Next, due to the broad definition of “motor vehicle” applied to the tracking device statute, almost any type of vehicle falls under the code’s definition. Examples of motor vehicles likely falling under the code include cars and trucks like coupes, sedans, SUVs, minivans, pickup trucks, and limousines; campers, trailers, and RVs for camping trips; private planes, speed boats, and yachts; and motorcycles, dirt bikes, ATVs, and golf carts. Almost any type of vehicle may be considered a “motor vehicle” for purposes of the tracking device statute.
The greatest consideration before tracking a motor vehicle using a tracking device is who owns or leases the vehicle. As Texas is a community property state, clients may confuse the fact that a car, truck, or motorcycle was purchased during the marriage and is community property with the idea that they are the “owner” of the motor vehicle. However, Texas appellate courts suggest that “ownership” under the Texas Penal Code does not incorporate the Texas Family Code’s understanding of community property as ownership. Instead, ownership is specially defined by the Texas Penal Code and is derived by the name on the certificate of title or the named lessee or renter on a lease or rental agreement. Before installing any tracking device on any motor vehicle, a client should ensure the name of the owner of the motor vehicle. Owned by a person outside the marriage or a company? No tracking is allowed without the consent of the person outside the marriage or company. Just the opposing spouse’s name on the vehicle’s title documents? Also not allowed without that opposing spouse’s permission. The party installing the tracking device must be listed as the owner or lessee of the vehicle without otherwise obtaining consent.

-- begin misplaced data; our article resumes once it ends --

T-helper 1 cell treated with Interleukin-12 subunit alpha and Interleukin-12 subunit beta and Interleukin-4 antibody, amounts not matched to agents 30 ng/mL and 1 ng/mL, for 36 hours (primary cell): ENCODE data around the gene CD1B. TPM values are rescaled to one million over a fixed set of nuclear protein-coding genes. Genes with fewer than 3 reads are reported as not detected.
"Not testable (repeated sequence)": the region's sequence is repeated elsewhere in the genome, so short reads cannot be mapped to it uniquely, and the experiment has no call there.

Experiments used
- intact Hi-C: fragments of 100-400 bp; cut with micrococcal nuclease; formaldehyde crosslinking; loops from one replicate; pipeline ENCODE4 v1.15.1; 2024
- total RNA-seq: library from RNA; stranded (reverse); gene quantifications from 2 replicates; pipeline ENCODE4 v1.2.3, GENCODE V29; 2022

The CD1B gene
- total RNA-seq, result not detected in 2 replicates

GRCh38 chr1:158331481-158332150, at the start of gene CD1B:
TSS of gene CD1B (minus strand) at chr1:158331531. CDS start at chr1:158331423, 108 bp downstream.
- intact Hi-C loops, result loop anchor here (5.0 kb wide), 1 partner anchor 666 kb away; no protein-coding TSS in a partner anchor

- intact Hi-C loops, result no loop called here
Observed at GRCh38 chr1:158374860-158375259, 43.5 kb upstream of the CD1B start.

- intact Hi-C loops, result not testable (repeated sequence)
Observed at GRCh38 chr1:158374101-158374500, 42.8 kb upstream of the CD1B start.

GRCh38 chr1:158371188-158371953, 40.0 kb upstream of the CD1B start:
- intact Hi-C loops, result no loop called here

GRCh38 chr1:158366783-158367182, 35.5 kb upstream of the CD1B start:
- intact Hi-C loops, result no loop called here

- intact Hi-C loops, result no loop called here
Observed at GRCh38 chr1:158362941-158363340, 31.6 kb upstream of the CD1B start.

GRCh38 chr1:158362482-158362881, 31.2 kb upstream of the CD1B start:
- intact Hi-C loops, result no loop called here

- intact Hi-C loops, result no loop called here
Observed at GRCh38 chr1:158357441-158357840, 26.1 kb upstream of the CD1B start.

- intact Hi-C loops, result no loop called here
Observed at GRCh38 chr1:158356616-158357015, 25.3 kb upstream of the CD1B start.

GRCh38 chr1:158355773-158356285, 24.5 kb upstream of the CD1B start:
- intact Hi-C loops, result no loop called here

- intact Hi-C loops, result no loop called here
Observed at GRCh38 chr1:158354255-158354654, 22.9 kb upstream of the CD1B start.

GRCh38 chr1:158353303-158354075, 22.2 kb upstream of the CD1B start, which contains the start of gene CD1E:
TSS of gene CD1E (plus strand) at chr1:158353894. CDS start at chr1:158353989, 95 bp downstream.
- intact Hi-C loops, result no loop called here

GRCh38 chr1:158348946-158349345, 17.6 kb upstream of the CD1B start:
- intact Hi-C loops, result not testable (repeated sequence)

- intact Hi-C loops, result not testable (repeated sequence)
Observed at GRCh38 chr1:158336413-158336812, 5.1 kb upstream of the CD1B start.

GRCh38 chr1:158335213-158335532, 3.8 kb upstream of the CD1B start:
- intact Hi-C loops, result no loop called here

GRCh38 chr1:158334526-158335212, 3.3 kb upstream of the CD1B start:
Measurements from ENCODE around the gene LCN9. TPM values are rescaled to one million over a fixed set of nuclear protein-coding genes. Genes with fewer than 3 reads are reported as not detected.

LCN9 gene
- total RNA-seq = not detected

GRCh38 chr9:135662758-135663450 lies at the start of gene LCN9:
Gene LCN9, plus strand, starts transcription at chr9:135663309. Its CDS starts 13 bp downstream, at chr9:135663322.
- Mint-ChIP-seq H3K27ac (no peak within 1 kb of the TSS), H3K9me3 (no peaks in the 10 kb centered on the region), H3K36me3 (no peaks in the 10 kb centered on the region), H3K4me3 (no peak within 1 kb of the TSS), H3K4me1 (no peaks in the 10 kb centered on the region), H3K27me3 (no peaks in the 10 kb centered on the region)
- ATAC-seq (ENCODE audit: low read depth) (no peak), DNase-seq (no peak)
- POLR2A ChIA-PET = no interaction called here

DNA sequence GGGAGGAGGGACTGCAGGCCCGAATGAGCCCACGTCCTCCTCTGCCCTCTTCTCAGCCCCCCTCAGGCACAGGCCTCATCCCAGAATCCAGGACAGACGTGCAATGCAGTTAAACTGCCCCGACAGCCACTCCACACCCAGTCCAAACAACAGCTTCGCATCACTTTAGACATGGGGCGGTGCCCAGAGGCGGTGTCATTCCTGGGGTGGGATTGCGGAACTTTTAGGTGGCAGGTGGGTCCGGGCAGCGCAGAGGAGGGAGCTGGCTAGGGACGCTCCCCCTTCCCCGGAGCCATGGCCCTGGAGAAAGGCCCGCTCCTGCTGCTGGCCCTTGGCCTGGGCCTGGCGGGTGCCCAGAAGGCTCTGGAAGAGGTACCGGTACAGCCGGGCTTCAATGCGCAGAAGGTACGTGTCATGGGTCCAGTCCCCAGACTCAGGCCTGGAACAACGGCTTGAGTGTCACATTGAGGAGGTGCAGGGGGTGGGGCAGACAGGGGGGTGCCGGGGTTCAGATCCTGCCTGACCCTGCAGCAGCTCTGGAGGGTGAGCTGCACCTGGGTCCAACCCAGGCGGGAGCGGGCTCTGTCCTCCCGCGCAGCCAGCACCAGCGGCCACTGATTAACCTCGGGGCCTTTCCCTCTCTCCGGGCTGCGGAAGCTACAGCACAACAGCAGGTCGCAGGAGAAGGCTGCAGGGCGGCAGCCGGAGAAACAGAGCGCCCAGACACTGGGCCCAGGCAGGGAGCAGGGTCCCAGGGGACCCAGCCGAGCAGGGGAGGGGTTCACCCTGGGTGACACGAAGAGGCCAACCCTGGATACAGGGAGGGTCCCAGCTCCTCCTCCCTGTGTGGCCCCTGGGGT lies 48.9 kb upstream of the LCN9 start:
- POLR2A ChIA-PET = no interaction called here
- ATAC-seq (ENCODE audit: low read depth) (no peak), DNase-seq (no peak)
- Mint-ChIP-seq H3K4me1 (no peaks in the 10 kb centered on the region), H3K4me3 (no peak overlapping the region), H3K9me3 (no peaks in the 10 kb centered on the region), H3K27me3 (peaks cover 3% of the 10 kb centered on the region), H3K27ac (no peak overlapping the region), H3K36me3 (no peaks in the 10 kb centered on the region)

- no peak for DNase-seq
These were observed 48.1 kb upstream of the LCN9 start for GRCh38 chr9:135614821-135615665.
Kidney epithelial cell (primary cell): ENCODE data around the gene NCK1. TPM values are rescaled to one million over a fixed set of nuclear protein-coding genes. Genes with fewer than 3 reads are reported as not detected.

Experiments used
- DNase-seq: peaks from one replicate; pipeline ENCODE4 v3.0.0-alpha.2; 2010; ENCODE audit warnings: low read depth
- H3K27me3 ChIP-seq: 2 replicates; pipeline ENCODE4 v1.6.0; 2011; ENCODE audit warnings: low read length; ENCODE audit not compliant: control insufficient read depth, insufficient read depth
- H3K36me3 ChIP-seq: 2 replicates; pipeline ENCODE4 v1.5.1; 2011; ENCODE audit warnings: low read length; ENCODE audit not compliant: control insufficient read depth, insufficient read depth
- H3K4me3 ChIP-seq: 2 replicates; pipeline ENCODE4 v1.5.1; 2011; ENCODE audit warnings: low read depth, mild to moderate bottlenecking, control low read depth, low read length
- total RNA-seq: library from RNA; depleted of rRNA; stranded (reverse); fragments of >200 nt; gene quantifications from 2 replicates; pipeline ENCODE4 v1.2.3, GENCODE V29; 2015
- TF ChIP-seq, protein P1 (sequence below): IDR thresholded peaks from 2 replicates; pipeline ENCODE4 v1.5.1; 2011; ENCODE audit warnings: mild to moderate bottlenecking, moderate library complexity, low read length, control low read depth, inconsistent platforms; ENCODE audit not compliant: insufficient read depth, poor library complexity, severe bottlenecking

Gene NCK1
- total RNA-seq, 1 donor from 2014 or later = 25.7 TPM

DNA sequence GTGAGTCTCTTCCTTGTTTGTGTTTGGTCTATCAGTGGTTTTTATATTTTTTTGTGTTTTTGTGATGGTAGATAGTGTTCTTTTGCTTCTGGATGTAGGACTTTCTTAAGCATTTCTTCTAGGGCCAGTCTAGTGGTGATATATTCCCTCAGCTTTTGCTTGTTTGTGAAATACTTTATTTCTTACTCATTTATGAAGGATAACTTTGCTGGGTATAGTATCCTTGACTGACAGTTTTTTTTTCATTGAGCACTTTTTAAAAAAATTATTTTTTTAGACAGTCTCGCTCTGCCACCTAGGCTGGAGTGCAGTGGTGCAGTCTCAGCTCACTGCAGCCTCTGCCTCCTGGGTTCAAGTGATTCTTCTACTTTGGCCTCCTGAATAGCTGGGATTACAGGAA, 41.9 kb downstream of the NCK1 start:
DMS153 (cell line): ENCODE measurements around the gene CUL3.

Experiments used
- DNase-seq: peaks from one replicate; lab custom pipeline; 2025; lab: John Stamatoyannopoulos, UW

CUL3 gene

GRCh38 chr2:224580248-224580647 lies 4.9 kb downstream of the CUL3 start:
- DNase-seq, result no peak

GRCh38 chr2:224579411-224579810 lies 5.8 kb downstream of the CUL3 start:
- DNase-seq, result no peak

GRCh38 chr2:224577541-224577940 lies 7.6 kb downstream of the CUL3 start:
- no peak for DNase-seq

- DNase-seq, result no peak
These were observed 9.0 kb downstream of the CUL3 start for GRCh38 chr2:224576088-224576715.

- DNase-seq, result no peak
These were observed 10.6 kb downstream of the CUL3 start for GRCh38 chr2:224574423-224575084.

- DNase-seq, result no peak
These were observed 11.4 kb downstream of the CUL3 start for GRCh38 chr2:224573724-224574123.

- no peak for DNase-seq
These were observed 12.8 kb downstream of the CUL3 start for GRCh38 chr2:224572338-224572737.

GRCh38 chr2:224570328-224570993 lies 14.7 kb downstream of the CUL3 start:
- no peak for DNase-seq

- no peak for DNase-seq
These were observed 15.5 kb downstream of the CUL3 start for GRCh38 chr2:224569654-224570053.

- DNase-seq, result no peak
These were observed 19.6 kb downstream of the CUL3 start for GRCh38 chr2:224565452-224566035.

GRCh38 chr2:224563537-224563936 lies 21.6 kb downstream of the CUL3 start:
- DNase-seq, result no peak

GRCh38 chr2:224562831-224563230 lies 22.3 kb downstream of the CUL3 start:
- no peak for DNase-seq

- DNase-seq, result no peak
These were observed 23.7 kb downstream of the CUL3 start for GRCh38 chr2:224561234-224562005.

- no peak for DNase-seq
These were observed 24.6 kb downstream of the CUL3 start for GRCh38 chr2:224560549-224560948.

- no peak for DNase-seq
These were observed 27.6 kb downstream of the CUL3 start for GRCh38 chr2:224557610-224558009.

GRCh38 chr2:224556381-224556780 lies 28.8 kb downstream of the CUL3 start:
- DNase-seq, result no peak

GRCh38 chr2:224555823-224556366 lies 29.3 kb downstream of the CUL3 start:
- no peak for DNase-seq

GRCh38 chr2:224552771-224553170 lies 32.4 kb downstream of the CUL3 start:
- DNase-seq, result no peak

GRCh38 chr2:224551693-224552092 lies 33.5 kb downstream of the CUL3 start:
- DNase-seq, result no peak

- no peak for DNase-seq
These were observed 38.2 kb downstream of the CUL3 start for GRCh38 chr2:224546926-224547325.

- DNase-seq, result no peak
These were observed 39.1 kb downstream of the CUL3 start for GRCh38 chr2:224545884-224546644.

It is unclear what the Texas Legislature considered when it included the person who has “a greater right to possession of the property than the actor” when defining ownership. However, for safety from criminal liability and a less contentious divorce suit, clients are discouraged from becoming the test case for when one’s right to possess property is greater than another’s. Names listed on the certificate of title are the clearest form of ownership. Instead, clients should be encouraged to act with caution and refrain from installing tracking devices without first speaking to their attorneys.
If a spouse chooses to track their partner, extreme caution must be taken to avoid criminal liability or irreparable harm to their family law matter. The Texas Supreme Court recently decided a case involving a similar incident involving sharing of electronic communications obtained without consent. This decision involved a modification case and centered on an attorney who received text messages, emails, and other electronic communication from her parent-client, who took electronic communications from an iPad belonging to the opposing parent-client by signing into it without the owner’s permission. Although the attorney was successful in protecting herself from civil liability, the Texas Supreme Court stated that the attorney received no protection from potential sanctions, professional discipline, or criminal penalties. The gathering of information without consent, and subsequent sharing of that information and other fruits of the wiretap, not only placed the client’s case in jeopardy but also the client’s attorney under the scope of criminal and ethical scrutiny. Involving your attorney, intentionally or unintentionally, could lead to a destruction of the attorney-client relationship, frustration of your family law case, and potential criminal or civil liability. A similar situation could occur if a tracking device is installed on a spouse’s or another person’s vehicle without consent.
Emotions flare in every divorce. Naturally, the division of two loved ones breeds distrust and speculation. While confirming adultery may provide closure and a definitive reason for divorce, the penalties of tracking a spouse, paramour, or other person may outweigh any positives to be gained. Before ruining future independence from a former spouse and independence as a free citizen, contact a divorce attorney and think before you spy.